Dawn services have been held around the country to mark the 101st anniversary of the Gallipoli landings by Australian and New Zealand soldiers.
Crowd numbers were down compared to 2015, which was marked by massive turnouts to commemorate the 100th anniversary of the Anzac landings.
About 55,000 gathered in the chill Canberra pre-dawn at the Australian War Memorial for the national service, well down on last year’s 120,000-strong crowd.Memorial director Brendan Nelson said Anzac Day was not about war, but about love and friendship and honouring the men and women who devote their lives to their fellow Australians.
He said it was tempting to settle for the broad brushstrokes, headlines and shallow imagery of our history.Our comfortable lives bred easy indifference to the individual sacrifice made in our names, he said.’102,700 Australians are named on the roll of honour. Like us each had only one life, one life to serve others and our nation.
They chose us,’ he said.The morning’s services were marred by news that a 16-year-old boy was charged with terror offences over an alleged Anzac Day plot in Sydney.NSW Premier Mike Baird described the arrest as disturbing, but urged people to still commemorate the day.
‘My strong encouragement is if you are intending to go (to an Anzac service), go,’ he told reporters immediately after a dawn service at Sydney’s Martin Place.Mr Baird had joined other dignitaries from Australia and New Zealand to lay wreathes during the service, where crowds were warned about how some memorials had been ‘desecrated’.
‘It’s something we should be looking at very carefully to make sure it’s something that is preserved,’ MC Lieutenant Colonel John Moore said during a pause before the formal start of the service.In some areas, developers had come in and ruined old memorials honouring the sacrifice of past soldiers, he said.In Brisbane, Governor Paul de Jersey urged a 25,000-strong crowd to show sensitivity to modern-day soldiers carrying the psychological scars of service.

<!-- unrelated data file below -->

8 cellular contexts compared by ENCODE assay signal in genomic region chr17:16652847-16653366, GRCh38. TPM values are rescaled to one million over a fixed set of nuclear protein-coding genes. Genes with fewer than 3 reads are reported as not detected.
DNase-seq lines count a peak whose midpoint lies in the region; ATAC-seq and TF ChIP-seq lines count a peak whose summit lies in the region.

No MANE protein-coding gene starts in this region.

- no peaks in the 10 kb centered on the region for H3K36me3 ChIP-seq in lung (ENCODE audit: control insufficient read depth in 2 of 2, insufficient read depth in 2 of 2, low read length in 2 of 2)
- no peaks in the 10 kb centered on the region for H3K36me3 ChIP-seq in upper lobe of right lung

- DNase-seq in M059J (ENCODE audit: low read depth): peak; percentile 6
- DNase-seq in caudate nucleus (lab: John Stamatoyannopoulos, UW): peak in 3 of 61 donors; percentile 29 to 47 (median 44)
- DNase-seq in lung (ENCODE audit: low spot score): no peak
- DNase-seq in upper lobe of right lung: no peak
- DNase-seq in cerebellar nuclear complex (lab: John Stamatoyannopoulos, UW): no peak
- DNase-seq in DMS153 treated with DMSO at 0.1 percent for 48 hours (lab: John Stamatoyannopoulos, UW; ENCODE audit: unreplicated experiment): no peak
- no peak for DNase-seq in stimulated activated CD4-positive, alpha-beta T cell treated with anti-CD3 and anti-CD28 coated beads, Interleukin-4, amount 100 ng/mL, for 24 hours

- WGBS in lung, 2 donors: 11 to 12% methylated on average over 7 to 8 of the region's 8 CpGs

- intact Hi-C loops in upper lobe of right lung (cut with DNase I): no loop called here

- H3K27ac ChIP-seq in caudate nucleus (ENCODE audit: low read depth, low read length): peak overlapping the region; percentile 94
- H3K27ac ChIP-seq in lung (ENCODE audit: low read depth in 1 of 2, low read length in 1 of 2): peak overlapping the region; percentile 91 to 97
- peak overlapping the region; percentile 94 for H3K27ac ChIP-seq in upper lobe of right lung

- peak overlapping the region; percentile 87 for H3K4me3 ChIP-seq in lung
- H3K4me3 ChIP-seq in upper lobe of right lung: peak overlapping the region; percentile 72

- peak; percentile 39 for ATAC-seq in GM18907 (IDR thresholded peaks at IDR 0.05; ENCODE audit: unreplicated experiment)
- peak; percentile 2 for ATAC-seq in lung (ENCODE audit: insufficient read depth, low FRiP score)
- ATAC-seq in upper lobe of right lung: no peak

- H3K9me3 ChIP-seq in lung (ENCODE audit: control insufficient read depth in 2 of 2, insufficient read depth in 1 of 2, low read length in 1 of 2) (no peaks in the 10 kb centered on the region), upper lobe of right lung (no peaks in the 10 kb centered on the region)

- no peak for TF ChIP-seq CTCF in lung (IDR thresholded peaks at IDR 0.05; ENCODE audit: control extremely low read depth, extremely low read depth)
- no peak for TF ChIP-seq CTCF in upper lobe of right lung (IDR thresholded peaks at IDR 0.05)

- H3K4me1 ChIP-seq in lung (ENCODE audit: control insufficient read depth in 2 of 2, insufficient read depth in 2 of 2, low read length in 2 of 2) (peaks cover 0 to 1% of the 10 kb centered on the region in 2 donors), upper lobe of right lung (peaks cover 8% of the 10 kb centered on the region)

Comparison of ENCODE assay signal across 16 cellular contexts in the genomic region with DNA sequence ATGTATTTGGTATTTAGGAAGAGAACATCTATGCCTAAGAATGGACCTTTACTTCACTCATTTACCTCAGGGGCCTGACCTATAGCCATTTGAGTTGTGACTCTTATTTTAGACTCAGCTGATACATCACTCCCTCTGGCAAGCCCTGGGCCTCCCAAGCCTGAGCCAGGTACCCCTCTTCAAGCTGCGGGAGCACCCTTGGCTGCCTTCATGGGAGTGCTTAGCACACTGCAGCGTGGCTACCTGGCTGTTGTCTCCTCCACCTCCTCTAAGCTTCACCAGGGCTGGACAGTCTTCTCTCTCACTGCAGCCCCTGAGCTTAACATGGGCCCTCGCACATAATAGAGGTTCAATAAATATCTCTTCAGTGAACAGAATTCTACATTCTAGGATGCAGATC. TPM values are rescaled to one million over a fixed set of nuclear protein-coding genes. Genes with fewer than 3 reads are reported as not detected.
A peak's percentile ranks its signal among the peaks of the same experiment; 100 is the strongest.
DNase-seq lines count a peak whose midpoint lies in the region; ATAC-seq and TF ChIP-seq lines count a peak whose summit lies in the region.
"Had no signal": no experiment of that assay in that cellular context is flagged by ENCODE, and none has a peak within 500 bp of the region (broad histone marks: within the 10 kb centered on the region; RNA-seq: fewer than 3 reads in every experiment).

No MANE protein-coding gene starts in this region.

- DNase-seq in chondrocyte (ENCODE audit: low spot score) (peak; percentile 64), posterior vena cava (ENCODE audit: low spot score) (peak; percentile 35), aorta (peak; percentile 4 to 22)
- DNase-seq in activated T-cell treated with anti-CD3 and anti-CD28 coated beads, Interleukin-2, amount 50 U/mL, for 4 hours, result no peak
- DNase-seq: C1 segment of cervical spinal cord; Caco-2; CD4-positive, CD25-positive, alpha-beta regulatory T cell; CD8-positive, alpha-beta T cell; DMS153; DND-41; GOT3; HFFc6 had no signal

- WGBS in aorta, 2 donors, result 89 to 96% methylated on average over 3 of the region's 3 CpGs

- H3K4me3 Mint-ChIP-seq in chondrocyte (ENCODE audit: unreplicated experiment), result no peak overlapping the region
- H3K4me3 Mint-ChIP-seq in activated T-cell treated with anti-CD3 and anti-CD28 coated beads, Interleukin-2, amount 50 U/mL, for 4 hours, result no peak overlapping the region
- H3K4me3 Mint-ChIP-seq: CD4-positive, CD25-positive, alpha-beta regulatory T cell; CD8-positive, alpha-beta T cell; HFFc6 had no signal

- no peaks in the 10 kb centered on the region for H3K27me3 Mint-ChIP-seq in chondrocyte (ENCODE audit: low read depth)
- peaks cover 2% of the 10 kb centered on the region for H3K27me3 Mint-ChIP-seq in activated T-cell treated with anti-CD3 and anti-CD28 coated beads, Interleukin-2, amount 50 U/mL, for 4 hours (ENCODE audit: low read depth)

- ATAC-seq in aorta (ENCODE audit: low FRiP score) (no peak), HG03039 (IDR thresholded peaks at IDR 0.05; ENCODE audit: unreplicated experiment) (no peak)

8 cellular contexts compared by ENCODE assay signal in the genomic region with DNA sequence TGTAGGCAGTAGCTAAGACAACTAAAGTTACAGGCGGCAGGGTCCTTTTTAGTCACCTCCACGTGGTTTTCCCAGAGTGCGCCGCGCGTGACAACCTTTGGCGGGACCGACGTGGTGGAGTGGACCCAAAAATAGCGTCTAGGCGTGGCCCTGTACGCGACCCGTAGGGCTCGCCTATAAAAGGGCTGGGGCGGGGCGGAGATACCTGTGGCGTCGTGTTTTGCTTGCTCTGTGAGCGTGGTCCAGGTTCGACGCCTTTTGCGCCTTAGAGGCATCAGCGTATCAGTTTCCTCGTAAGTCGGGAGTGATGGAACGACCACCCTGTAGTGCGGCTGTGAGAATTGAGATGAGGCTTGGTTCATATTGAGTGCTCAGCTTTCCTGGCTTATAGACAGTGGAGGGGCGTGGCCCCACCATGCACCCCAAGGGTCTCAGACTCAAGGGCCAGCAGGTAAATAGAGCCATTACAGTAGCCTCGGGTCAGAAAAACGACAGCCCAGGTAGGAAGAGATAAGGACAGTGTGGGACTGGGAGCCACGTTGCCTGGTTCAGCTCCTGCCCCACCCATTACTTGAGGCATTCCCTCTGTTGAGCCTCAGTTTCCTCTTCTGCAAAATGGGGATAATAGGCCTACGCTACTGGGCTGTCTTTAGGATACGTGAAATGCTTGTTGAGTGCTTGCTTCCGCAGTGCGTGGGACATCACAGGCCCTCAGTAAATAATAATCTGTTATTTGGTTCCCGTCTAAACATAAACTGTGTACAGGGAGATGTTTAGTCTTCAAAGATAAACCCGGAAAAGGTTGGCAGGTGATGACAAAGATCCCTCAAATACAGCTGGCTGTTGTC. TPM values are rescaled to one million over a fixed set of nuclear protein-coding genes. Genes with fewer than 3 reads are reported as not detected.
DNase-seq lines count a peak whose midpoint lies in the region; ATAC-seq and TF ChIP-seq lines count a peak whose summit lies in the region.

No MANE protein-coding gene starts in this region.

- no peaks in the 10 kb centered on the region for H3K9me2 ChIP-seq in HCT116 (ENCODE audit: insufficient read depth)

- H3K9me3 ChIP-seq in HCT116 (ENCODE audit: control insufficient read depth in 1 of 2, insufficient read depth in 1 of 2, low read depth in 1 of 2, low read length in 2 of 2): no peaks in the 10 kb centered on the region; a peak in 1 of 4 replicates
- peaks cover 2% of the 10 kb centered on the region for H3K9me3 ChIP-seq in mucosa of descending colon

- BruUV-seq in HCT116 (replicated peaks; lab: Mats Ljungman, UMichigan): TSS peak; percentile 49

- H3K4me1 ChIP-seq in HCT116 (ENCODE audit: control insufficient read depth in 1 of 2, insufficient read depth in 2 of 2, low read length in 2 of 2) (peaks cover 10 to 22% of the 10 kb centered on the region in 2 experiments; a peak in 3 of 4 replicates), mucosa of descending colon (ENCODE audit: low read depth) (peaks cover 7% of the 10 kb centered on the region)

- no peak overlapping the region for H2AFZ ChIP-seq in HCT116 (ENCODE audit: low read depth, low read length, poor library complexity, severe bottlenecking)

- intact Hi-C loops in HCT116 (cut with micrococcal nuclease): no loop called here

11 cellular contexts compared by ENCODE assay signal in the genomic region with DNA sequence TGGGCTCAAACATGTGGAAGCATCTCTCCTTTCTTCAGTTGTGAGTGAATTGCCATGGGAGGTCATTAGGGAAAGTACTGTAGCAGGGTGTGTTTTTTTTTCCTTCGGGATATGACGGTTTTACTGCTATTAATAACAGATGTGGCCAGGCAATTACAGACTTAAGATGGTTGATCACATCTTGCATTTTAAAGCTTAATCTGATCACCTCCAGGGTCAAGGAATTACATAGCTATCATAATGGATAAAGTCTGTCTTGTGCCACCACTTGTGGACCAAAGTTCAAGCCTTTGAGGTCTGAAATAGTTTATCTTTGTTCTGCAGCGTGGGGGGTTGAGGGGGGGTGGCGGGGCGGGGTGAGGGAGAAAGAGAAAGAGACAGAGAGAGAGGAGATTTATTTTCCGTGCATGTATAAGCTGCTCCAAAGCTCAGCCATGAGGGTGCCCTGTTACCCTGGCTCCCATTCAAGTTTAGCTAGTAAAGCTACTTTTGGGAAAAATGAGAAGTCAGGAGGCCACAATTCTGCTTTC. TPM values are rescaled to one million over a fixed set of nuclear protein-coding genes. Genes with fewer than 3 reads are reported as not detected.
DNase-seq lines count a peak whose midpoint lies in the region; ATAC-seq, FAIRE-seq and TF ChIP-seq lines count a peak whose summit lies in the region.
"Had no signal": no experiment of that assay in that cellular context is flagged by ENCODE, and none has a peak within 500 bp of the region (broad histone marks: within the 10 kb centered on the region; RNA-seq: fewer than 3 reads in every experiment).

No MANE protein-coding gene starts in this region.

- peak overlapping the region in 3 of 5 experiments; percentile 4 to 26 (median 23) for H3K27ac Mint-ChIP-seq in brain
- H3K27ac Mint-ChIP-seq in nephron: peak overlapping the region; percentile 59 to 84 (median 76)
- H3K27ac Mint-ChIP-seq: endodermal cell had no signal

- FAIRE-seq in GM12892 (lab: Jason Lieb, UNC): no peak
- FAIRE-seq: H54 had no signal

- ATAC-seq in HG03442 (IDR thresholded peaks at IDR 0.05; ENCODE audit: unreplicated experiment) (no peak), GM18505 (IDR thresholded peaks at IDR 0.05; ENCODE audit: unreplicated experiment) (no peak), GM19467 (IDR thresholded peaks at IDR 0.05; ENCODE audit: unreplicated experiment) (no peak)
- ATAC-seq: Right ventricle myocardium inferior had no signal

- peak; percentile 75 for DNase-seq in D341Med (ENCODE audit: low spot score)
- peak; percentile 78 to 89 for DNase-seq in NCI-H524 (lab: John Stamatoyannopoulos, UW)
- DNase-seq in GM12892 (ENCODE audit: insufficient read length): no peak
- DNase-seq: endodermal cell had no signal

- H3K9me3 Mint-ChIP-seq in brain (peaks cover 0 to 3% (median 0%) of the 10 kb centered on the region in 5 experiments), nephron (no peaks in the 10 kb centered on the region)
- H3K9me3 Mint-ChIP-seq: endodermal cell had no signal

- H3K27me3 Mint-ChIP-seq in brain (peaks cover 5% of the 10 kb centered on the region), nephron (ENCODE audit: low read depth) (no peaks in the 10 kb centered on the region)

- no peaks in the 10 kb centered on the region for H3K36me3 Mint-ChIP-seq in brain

‘We must not forget veterans whose war wounds are not readily visible,’ he said.A youth vigil, involving representatives from about a dozen groups including the Scouts, SA Surf Lifesaving and St John Ambulance, was a highlight of Adelaide’s dawn service at the city’s war memorial.
Thousands also gathered at Melbourne’s Shrine of Remembrance and the Auckland War Memorial to pay their respects.Prime Minister Malcolm Turnbull attended a dawn service at North Bondi RSL club in Sydney and is heading to Canberra for the national Anzac Day ceremony.
Overseas, rain greeted Australians and New Zealanders as they trooped in to the Anzac commemoration site to camp out overnight for the service on Turkey’s Gallipoli Peninsula.Governor-General Peter Cosgrove will attend the service at Villers-Bretonneux in France.